San Jose Police arrested SF State women’s assistant track and field coach Chioke Robinson on campus Thursday, Feb. 21, for the alleged sexual assault of four minors over a 12-year period.
The San Jose Police Department’s Internet Crimes Against Children Task Force / Child Exploitation Detail charged Robinson with multiple felonies, including oral copulation with a minor, sexual penetration with a minor and lewd and lascivious acts with a minor under 14.
Robinson formerly worked as a high school track coach at Piedmont Hills High School in San Jose and Los Gatos High School and as a club team coach in San Jose during the time he was accused of these offenses, according to Officer Gina Tepoorten of SJPD.
San Jose ICAC detectives have been investigating multiple reports by victims since January, who allege that Robinson sexually assaulted athletes between 1999 and 2011. No students from SF State have come forward with allegations, according to Tepoorten.
“We are very concerned that there are more claims out there,” Santa Clara County Deputy District Attorney Anne Seery said. “We expect to hear more accusations going forward.”
Robinson was employed at SF State as a coaching specialist from 2016 to 2018 and has been a coaching assistant since September 2018.
The University Police Department is assisting with the ongoing investigation, according to a statement from the University.
Title IX of the Education Amendments of 1972 is a federal civil rights law that prohibits discrimination on the basis of sex in any education program or activity that receives federal funding like the California State University system. Under Title IX, discrimination on the basis of sex can include sexual harassment and assault.
Vice President of Student Affairs and Enrollment Management Luoluo Hong serves as SF State’s Title IX coordinator and department of human resources administrator. Hong is tasked with all complaints of sexual harassment on campus.
“In the spirit of the #MeToo movement, we recognize that when reports come out involving the arrest of an alleged sexual misconduct offender, this may have a triggering effect, as well as serve as a catalyst for others to come forward regarding their own prior experiences,” Hong said.
There are currently four deputy Title IX coordinator positions from departments across the University, including one specifically for athletics. However, the deputy coordinator position for athletics remains vacant, according to the Title IX website.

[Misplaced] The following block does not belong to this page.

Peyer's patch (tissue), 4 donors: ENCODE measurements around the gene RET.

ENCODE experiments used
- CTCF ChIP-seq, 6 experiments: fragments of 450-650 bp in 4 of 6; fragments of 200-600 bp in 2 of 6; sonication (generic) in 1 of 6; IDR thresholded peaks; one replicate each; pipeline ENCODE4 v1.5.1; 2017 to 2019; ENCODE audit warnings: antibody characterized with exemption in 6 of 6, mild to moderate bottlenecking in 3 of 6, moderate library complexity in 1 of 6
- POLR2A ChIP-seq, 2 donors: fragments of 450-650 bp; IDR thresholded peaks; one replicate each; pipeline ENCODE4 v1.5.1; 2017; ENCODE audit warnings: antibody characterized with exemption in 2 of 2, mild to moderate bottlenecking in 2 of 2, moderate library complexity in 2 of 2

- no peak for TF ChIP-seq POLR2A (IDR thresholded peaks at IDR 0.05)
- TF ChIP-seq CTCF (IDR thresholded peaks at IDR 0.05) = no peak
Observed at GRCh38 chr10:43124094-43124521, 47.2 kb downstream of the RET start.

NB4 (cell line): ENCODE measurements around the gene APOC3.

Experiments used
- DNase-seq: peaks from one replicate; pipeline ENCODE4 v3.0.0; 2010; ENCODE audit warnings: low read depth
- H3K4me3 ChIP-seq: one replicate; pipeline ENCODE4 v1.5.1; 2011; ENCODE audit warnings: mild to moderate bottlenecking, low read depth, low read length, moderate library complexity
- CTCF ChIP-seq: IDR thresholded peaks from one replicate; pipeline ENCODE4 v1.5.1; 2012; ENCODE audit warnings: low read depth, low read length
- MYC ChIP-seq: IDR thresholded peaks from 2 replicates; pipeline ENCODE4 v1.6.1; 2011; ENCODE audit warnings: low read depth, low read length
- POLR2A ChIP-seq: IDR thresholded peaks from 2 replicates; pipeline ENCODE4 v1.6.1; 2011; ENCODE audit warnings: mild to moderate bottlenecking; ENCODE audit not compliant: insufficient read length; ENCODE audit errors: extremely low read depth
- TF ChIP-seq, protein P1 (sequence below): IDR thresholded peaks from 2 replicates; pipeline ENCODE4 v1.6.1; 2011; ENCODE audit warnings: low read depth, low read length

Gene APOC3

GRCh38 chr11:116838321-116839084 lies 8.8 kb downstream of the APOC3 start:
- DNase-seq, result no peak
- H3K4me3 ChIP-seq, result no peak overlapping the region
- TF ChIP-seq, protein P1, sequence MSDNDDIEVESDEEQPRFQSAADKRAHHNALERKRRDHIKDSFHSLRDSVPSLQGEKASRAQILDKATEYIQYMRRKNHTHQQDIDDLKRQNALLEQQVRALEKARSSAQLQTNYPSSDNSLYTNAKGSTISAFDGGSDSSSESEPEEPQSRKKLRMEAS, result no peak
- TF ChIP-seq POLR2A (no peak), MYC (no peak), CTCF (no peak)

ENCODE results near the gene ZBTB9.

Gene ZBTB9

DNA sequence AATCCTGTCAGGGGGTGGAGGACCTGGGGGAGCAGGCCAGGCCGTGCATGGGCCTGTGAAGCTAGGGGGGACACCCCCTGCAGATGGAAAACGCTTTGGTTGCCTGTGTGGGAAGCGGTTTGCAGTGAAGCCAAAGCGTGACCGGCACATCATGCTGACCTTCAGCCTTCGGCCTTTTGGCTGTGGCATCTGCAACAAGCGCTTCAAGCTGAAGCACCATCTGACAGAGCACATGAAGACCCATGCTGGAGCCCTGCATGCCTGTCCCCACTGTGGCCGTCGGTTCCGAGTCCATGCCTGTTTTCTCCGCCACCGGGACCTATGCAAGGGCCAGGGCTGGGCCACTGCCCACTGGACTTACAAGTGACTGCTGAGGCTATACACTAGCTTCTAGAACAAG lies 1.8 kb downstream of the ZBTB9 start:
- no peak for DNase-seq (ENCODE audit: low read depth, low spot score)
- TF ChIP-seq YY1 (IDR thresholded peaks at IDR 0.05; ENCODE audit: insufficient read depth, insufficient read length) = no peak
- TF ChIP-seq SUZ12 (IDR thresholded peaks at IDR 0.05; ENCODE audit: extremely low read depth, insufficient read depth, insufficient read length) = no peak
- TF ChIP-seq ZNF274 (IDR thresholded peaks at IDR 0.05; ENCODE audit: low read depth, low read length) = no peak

SF State deputy Title IX coordinators report to Hong and assist with compliance, provide campus-wide leadership on prevention efforts and provide guidance, support and assistance to alleged victims of sexual violence and discrimination.
“Due to a leadership transition, the deputy Title IX coordinator for athletics just got newly appointed and is in the process of being trained,” Hong said. “However, even that person cannot handle complaints directly—they still must refer them to Equity Programs and Compliance (EPC).”
SF State’s athletic deputy Title IX coordinator position is currently filled by the standing athletic director, Stephanie Shrieve Hawkins, who was hired in May 2018, according to Hong.
With Hawkins still “in-training,” there has not been a functioning athletics deputy Title IX coordinator since former athletics director Charles Guthrie left SF State last year.
“While the University is required to designate a Title IX coordinator, it is not required to necessarily designate a deputy Title IX coordinator
specifically for athletics,” Hong said. “We have decided to do that to increase the number of points of contact available to students.”
Every complaint that falls under Title IX must come to the EPC Office, even if they involve athletics, Hong said.
Senior Associate Director of Athletics Brandon Davis said that the athletic department is unable to comment because the case is pending, but confirmed that Robinson is on leave from the University.
Robinson is being held at the Elmwood Correctional Facility in Milpitas on $605,000 bail. His most recent court appearance was Monday.
Students have three primary ways to submit a complaint of sexual harassment. They can submit the complaint via an online reporting form, stop by Student Services Building Suite 403 and ask to speak to a deputy Title IX coordinator from EPC or schedule an appointment.
Hong said each complaint is unique and varies in complexity and context, so resolution or investigation timelines vary depending on the case.
Students who are in need of emotional or psychological support can contact Counseling & Psychological Services. Office hours are 8 a.m. – 7 p.m. Monday through Thursday and 8 a.m. to 5 p.m. on Friday in SSB Room 205. Call 415-338-2208 for appointments.